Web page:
Four more Chromebook models get Android apps- confirmed in the newest Chrome OS update. Woot.
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Chrome OS developers have been implementing the Play store into more and more Chromebooks since its announcement at Google I/O.
At first, we only had two models out of the three for the very first release. Then more and more Chromebooks got the update.
Now, it appears that four more models are getting the update soon, but there may be much more in this release. Chrome Unboxed did a little snooping and confirmed at least four models so far.
Last updated: 11/22/17.
The “Fantastic Four”
The four models that were confirmed are as follows (and more yet to be discovered thus far):
If your Chromebook is on this list, don’t fret. If you’ve been impatient and you want to try out the Android apps for yourself, keep reading. I wrote a nifty little guide on how to force the update.
When a Chromebook is poised to receive the Android update, you can tell via the Beta Channel.
Here’s how to quickly check if your Chromebook is Android-ready:
- Open your Chrome Browser and open the menu.
- Click on “About Chrome OS” and you’ll get a popup window.
- In this window, you’ll see some information about your laptop’s software. Look for the “ARC Version,” which will basically reveal if your Chromebook has the Play Store software already installed, but not activated yet. If you don’t see any version number, it’s likely not preinstalled yet.
How to activate Android apps on your Chromebook
Step 1: First, you’ll need to change your channel from Stable to Beta. Doing so will delete your local storage, so be warned. This means all your files, music, images, videos, and other media saved on your disk (such as your Downloads foldre). You can back up your stuff with Google Drive or locally onto external storage.
Step 2: Go to Settings, and click on “About Chrome OS” then “More Info.”
Step 3: Then click on “Change Channel” and switch it to the “Beta” Channel. Your Chromebook will need to reboot for the changes to take effect. This will also erase your local storage, so make sure you
Step 5: Enable Developer Mode. This is probably the most time-consume step, but it’s easy to do. If you don’t know how, here’s a complete tutorial.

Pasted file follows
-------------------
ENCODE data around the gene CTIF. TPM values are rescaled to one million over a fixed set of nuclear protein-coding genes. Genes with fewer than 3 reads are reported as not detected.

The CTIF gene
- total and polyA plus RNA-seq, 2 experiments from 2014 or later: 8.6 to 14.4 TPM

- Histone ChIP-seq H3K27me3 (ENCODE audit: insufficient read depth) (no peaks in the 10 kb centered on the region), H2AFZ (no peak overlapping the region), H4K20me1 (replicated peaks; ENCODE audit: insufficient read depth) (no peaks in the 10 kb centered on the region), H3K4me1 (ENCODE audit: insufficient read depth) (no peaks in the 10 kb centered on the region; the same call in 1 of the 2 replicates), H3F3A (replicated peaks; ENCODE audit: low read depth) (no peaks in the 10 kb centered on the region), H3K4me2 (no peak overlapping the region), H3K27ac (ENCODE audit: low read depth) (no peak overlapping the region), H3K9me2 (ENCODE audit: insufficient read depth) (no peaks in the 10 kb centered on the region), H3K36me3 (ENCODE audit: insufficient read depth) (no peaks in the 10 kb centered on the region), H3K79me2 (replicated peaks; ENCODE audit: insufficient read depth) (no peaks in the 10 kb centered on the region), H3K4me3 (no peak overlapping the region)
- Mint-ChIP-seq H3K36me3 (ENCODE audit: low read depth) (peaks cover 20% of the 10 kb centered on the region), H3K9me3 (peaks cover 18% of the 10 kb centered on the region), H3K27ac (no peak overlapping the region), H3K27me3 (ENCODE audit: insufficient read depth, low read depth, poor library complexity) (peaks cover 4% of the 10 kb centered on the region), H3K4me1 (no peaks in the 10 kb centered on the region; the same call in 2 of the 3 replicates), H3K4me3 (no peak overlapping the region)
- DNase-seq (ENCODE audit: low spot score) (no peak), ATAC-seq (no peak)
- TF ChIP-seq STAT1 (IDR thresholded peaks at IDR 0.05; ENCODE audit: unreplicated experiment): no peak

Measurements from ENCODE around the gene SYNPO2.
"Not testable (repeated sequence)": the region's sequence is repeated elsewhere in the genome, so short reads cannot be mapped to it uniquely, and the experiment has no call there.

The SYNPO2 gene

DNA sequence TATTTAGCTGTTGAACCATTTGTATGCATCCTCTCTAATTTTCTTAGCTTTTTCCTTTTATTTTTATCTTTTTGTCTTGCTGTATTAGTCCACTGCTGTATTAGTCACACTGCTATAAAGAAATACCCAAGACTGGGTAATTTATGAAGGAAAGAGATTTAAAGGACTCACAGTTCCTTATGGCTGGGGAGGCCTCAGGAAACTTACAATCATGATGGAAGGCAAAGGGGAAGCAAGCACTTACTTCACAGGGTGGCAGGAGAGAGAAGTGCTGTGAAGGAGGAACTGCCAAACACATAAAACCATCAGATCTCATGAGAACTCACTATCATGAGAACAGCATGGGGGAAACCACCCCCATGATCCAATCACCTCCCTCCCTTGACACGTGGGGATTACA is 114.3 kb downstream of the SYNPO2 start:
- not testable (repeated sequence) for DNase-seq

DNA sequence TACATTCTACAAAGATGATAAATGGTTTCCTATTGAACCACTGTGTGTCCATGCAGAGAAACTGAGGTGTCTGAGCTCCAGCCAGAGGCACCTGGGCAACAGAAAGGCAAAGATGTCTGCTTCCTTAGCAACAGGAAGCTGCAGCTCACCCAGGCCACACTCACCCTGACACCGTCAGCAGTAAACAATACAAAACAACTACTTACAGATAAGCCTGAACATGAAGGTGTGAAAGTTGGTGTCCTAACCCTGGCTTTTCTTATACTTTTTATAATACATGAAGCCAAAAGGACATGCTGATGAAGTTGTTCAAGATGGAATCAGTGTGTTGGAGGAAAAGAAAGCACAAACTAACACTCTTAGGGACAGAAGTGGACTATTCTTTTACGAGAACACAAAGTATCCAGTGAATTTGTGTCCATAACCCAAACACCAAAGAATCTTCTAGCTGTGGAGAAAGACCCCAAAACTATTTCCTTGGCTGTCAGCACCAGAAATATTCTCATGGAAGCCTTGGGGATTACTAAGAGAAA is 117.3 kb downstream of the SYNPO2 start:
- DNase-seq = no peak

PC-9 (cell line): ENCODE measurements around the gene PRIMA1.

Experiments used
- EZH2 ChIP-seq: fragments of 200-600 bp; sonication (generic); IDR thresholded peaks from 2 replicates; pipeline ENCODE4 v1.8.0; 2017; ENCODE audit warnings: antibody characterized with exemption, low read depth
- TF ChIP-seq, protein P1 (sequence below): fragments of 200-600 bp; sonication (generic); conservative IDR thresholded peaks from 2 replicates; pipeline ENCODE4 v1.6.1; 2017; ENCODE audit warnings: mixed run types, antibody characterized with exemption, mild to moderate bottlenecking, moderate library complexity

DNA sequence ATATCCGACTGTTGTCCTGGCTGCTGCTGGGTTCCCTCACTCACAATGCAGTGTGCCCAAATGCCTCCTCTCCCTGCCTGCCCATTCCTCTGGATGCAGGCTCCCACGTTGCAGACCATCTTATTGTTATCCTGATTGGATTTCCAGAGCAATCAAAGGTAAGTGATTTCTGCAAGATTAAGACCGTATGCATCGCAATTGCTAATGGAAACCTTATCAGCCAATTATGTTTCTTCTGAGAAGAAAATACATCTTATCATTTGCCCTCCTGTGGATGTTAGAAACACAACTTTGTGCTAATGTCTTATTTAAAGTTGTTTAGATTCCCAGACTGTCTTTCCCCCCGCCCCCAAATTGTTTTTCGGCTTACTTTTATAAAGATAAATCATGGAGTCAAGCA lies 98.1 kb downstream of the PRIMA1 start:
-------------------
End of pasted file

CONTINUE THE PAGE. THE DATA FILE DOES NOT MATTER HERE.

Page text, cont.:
Step 6: After you have Dev Mode enabled, and you’re in your copy of Linux, open the command line by pressing “CTRL + ALT + T” and type the following lines of code exactly as follows (remember to press “Enter” after every line):
- sudo su
- sudo cp /etc/chrome_dev.conf /usr/local/
- sudo mount –bind /usr/local/chrome_dev.conf /etc/chrome_dev.conf
- sudo echo “–enable-arc ” >> /etc/chrome_dev.conf
Step 7: After you’re done typing these lines in, close the command prompt and log out of your current session. Log back in.
Step 8: You should now see the option to launch the Play store in your settings, and you’ll be able to play around with different Android apps on your Chromebook.
If you’re stuck, I wrote another guide you may want to check out that covers this process in detail.
Done playing? If you want to revert your Chromebook back to normal, go here and skip to the section called “How to switch back to the Stable channel from the Canary channel.”
A word of warning: Whenever you turn off your Chromebook, you’ll have to type in the above lines of code again to get the Play Store back. This can get annoying, so you can either put your Chromebook in sleep mode, or refrain it from entering sleep mode, or just never fully shut it down. It’s up to you and your laptop habits.
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Well, there you have it.
I did a few searches on the web and it looks like there are a ton of other Chromebook that are getting the update where this method works.
If your Chromebook isn’t on the list above, try the method and see if it works. You should be able to “hack” the update onto your device.
If you’re not willing to take the plunge, just sit tight. It should roll out eventually.
Chromies all rejoice. Your update is almost here. Woot.